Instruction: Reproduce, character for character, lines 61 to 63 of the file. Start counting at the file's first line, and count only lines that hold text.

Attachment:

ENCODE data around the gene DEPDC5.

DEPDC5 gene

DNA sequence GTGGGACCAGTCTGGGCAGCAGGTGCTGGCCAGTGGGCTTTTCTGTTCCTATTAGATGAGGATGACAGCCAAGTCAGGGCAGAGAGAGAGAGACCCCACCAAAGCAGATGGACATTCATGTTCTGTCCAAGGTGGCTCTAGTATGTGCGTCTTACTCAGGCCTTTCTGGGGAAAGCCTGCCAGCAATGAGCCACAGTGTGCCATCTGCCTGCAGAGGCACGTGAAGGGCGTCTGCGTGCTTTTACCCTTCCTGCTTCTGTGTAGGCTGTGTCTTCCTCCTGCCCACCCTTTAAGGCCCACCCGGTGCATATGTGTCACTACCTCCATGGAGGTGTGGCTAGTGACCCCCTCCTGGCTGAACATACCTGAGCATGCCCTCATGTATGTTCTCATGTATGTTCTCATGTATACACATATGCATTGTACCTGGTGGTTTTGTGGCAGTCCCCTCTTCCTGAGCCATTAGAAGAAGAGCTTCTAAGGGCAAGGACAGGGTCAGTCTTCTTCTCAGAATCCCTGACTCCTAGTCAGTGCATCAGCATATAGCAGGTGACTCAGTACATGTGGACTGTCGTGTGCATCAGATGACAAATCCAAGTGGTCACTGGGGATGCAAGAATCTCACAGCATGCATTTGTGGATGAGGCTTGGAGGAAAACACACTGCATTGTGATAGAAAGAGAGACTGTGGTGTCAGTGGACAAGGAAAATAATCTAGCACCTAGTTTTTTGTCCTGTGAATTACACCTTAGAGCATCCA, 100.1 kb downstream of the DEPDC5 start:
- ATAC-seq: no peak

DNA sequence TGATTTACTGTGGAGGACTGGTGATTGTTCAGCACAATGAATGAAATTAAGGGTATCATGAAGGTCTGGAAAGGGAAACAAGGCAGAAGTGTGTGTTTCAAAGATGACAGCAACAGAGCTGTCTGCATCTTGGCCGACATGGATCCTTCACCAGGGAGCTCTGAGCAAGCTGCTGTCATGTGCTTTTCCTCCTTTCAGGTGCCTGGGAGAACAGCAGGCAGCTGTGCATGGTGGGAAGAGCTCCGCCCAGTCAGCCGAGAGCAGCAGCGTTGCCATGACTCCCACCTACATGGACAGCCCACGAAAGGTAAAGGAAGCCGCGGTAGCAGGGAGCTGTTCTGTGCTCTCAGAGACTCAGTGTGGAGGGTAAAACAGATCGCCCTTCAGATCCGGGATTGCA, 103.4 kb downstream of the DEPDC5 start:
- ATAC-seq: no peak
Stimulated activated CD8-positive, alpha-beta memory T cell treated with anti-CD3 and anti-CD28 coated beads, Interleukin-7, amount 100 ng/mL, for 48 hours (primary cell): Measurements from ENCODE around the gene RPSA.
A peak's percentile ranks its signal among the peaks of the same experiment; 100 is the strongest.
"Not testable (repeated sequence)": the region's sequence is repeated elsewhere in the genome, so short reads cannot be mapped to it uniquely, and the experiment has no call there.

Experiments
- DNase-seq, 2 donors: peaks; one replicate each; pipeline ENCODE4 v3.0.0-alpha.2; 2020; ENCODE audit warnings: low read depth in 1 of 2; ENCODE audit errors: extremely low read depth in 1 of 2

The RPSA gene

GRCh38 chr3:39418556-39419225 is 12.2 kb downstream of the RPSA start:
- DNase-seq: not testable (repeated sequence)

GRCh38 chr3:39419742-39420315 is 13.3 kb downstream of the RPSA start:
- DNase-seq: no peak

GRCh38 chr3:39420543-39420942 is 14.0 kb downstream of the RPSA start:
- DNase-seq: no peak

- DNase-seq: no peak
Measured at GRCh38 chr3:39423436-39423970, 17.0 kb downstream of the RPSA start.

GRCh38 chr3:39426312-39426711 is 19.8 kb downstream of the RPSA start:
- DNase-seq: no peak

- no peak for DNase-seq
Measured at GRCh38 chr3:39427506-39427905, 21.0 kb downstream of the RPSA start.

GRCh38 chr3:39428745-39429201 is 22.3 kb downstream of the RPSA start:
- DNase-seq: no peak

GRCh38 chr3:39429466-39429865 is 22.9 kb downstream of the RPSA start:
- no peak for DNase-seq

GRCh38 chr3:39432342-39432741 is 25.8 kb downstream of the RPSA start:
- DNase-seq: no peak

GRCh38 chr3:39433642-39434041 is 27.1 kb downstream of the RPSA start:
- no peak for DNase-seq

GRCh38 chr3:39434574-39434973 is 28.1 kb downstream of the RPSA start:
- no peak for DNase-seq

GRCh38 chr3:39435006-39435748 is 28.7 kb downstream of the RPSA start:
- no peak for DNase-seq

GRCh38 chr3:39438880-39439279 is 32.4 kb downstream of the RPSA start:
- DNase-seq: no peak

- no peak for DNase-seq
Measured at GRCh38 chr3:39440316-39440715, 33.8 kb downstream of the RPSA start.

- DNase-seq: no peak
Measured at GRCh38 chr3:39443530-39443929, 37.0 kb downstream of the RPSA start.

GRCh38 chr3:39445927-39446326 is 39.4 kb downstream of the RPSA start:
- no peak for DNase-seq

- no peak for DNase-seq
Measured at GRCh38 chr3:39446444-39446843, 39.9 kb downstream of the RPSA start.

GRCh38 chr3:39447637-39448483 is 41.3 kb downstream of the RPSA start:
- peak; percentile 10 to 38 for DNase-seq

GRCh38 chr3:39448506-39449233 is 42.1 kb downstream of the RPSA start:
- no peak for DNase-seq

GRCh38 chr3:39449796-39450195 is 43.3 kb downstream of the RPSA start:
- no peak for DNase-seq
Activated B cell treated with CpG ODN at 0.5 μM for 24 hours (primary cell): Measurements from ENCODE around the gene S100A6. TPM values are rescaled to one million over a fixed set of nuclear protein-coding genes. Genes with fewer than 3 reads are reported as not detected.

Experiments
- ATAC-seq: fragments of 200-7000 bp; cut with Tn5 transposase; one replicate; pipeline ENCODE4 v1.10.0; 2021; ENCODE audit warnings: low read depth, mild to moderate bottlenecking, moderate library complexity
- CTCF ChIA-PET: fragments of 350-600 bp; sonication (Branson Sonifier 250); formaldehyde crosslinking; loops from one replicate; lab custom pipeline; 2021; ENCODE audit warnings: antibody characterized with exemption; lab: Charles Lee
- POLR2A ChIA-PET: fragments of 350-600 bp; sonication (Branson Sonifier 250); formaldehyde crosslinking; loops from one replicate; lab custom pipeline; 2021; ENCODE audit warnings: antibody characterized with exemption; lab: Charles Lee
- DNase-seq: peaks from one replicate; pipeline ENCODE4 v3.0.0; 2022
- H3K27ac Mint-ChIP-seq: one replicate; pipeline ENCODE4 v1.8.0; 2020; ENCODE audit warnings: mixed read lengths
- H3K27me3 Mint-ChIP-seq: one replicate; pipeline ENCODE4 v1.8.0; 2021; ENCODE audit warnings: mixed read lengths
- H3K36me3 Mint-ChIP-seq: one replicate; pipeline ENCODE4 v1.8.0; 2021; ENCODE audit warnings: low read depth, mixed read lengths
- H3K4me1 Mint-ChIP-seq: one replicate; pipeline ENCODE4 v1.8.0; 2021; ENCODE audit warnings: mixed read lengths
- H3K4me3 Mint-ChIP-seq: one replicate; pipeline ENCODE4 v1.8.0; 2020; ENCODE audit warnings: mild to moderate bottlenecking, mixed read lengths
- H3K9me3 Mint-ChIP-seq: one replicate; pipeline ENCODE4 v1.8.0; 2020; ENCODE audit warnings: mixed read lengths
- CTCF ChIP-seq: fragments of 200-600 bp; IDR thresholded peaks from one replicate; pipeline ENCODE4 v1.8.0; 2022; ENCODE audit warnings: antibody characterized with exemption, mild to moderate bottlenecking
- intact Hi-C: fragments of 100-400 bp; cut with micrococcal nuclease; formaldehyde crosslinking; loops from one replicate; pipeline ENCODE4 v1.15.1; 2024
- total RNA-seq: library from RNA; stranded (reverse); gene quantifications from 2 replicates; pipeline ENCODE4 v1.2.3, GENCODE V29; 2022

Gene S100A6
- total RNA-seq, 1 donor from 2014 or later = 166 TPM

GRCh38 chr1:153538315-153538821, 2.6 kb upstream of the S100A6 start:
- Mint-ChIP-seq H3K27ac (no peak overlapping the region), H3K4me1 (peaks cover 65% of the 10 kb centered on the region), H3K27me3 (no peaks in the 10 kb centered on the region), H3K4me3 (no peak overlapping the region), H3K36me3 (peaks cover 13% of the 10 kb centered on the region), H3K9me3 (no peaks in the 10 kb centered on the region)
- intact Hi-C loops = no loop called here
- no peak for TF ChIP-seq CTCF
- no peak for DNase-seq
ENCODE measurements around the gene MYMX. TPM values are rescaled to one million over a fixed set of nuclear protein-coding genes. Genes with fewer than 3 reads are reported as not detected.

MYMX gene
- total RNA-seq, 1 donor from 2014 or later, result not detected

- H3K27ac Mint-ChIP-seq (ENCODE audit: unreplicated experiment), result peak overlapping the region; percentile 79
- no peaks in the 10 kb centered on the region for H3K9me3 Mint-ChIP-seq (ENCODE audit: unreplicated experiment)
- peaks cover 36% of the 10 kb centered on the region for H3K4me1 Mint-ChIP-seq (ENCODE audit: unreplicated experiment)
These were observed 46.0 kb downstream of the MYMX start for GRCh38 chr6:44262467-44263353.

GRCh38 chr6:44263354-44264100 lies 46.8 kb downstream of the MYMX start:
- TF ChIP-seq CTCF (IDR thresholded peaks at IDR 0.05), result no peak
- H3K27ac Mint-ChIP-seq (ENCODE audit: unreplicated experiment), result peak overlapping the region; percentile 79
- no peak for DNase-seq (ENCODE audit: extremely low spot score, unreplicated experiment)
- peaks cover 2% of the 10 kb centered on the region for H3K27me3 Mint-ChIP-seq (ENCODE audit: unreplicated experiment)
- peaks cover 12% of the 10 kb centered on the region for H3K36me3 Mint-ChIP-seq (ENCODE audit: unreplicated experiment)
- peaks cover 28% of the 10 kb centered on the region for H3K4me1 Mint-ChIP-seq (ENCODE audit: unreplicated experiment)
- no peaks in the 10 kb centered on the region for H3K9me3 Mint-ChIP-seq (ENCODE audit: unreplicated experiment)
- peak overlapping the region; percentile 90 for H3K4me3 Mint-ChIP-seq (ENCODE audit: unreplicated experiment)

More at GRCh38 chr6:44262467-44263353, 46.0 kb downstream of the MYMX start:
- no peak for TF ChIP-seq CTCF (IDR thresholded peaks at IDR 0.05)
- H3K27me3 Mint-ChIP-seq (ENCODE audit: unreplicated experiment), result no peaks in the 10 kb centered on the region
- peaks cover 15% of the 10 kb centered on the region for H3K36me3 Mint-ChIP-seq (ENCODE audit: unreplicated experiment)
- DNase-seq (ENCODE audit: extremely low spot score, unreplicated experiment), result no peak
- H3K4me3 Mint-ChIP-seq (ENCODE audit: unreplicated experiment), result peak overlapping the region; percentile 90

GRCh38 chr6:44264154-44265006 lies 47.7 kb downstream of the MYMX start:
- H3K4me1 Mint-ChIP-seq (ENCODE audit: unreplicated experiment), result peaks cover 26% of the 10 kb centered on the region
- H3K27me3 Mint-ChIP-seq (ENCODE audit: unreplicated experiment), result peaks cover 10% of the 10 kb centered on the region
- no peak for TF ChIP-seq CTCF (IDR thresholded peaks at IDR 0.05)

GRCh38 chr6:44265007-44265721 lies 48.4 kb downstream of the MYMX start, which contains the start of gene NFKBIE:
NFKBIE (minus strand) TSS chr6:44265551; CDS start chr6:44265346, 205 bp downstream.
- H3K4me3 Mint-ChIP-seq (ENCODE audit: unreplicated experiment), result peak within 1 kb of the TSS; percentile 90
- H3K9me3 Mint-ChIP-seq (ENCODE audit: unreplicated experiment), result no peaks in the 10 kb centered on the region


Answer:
- H3K36me3 Mint-ChIP-seq: one replicate; pipeline ENCODE4 v1.8.0; 2021; ENCODE audit warnings: low read depth, mixed read lengths
- H3K4me1 Mint-ChIP-seq: one replicate; pipeline ENCODE4 v1.8.0; 2021; ENCODE audit warnings: mixed read lengths
- H3K4me3 Mint-ChIP-seq: one replicate; pipeline ENCODE4 v1.8.0; 2020; ENCODE audit warnings: mild to moderate bottlenecking, mixed read lengths